Vulnerability Scanning For Network Appliances

Are you shipping network appliances that haven’t been scanned for vulnerabilities?

I’m responsible for getting security vulnerabilities corrected or “remediated” at work. Keep in mind this is no small job since our network is probably one of the largest in the world.

I continue to be surprised by these network equipment manufacturers that are completely clueless about vulnerability management and the vulnerability footprint of their devices.   These devices are often shipped full of security holes from the factory.

Below I will list some very simple steps that every network appliance manufacturer can do to reduce their customer’s security headaches.

  1. Always run a vulnerability scanner against your device or appliance before you “finalize” the revision for testing. Fix the security holes then start testing.
  2. Ship your “default config” without services needed that expose or open up security holes. This is also known as “secure by default.”  This means instead of having everything the customer could possibly need already up and running, give them an easy way to turn on what they need.
  3. If your default shipping config exposes something that vulnerability scanners pick up on as a vulnerability, or even an informational exposure, Document This information. This will save your security folks work and make your company actually seem professional.
  4. Realize that the security of your appliance is your responsibility as the appliance manufacturer. Be proactive.

It is only a matter of time before some major breach occurs via some “appliance” that was shipped full of security holes from the manufacturer. How will your company reputation be damaged from the fallout?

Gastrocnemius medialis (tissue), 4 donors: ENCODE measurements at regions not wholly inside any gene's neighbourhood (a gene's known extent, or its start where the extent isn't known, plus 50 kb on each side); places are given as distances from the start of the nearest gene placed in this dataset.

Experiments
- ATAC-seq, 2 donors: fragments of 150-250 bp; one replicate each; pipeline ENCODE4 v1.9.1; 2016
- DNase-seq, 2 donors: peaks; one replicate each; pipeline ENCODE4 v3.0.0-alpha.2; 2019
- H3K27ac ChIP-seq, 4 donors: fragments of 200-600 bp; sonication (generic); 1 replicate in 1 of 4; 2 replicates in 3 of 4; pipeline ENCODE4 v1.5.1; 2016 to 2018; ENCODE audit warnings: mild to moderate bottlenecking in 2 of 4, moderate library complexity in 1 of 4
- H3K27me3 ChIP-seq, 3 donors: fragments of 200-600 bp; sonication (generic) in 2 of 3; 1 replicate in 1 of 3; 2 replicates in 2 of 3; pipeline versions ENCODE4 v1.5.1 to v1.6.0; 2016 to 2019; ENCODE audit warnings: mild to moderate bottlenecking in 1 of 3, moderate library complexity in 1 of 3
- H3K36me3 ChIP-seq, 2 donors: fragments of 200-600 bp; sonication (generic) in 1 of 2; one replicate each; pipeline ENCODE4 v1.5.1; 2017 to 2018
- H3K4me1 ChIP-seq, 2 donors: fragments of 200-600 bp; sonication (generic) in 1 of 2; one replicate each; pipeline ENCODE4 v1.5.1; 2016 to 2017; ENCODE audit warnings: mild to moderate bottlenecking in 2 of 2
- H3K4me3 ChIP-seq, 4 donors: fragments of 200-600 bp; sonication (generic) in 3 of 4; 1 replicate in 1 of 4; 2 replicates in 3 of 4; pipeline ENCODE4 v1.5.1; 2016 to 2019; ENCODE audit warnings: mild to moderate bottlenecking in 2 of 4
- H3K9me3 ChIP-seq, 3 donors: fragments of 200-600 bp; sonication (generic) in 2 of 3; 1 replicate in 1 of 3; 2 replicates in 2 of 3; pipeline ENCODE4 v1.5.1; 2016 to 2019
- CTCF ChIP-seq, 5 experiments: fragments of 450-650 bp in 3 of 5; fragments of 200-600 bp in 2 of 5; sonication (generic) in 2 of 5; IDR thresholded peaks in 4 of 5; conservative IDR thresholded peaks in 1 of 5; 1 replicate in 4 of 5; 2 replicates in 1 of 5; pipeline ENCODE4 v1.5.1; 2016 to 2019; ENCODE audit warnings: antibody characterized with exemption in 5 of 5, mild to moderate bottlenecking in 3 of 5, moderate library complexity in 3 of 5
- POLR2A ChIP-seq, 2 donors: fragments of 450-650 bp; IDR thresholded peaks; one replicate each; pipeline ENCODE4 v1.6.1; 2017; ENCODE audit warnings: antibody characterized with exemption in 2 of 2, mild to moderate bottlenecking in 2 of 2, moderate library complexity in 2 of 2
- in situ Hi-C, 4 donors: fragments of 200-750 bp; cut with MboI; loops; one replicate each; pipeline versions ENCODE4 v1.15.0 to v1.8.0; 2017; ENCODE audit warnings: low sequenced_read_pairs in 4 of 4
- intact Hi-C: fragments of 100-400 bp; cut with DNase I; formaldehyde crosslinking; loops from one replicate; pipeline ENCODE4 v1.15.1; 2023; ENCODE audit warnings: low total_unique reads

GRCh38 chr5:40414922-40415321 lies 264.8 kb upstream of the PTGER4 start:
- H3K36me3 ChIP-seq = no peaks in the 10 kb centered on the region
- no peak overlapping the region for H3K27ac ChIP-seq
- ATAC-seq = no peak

Database Patching

Don’t forget about Databases!

Since SQL server was affected by the recent patch Tuesday, I realized that databases are a large space in the Enterprise that may have not been getting the focus they need.

In many large companies a separate team (or teams) own and manage the database engine, whether that is SQL server, DB2, Oracle, etc..  How much time has been spent on making sure that there is a solid patching plan for operating systems and networking equipment compared to major “infrastructure applications” like database engines?

Sure, you have to secure the system to have any hope of securing data and applications, but database engines are almost their own little world that ride on top of the operating system.    Here’s why.. Databases…

1) have their own ports they open up,

2) often have their own user management systems that may or may not tie in to your authentication directory,

3) have their own security vulnerabilities that are widely publicized,

4) Are a #1 target for hackers.

Do I really need to give any more reasons that a solid lifecycle management and patching program for database engines is as critical as your patching and lifecycle management for your operating systems and networking equipment?

Surprisingly, your database engineers may be happy to get extra push for upgrades and patches. They often want to apply them but can’t get the cooperation of their customers for testing etc..

Scans Versus Penetration Tests

What is the difference between scanning and penetration testing?

Those of us responsible for managing Vulnerability scanning and penetration testing often seem to get the same question over and over… What is the difference between a vulnerability scan and a penetration test?

You would think that this is not a difficult topic to grasp, but some folks really do struggle to remember the difference. I’ll lay it out here in the most simple way I know how..

  • Scan = Look for holes and issues on a network or website. Usually with some type of scanning tool.
  • Penetration Test = Exploit and Hack holes that you have found on a network. And see how far you can get. A penetration test often starts with a scan, but is not limited to just the scanning.

Some good scanning tools are..

McAfee Vulnerability Manager (used to be called Foundstone)



Many companies offer penetration testing services.  I’ve only had experience with a few, so my only advice is to make sure your contracts are well written and that you are careful when working with a small company.